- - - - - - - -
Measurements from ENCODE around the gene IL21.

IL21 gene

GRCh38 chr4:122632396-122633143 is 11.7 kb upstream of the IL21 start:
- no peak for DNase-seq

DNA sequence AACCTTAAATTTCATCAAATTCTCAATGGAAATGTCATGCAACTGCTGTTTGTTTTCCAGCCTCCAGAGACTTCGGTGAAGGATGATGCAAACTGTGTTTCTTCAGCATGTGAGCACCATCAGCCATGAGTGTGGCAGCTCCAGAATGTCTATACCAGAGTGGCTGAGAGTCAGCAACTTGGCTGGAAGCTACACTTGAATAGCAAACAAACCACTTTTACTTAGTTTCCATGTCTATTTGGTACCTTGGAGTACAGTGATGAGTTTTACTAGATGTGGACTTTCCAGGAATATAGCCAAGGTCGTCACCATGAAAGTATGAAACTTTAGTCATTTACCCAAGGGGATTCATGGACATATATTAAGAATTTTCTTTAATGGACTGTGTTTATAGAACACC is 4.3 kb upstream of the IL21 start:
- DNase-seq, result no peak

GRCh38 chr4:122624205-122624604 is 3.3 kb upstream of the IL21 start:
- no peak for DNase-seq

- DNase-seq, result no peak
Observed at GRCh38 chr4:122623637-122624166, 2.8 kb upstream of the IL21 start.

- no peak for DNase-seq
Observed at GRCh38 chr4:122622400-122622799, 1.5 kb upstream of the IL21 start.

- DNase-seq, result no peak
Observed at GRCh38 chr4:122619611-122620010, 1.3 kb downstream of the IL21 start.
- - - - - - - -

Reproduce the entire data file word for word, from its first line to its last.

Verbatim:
Measurements from ENCODE around the gene IL21.

IL21 gene

GRCh38 chr4:122632396-122633143 is 11.7 kb upstream of the IL21 start:
- no peak for DNase-seq

DNA sequence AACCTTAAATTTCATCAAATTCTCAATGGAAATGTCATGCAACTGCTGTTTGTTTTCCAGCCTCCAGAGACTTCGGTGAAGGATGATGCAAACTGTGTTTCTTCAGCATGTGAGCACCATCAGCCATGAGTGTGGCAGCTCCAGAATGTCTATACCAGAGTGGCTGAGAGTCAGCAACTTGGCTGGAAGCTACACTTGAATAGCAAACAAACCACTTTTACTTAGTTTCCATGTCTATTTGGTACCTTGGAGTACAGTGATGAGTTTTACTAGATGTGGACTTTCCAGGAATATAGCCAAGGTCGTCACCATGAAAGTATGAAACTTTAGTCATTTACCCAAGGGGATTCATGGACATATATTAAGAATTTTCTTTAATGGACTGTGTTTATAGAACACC is 4.3 kb upstream of the IL21 start:
- DNase-seq, result no peak

GRCh38 chr4:122624205-122624604 is 3.3 kb upstream of the IL21 start:
- no peak for DNase-seq

- DNase-seq, result no peak
Observed at GRCh38 chr4:122623637-122624166, 2.8 kb upstream of the IL21 start.

- no peak for DNase-seq
Observed at GRCh38 chr4:122622400-122622799, 1.5 kb upstream of the IL21 start.

- DNase-seq, result no peak
Observed at GRCh38 chr4:122619611-122620010, 1.3 kb downstream of the IL21 start.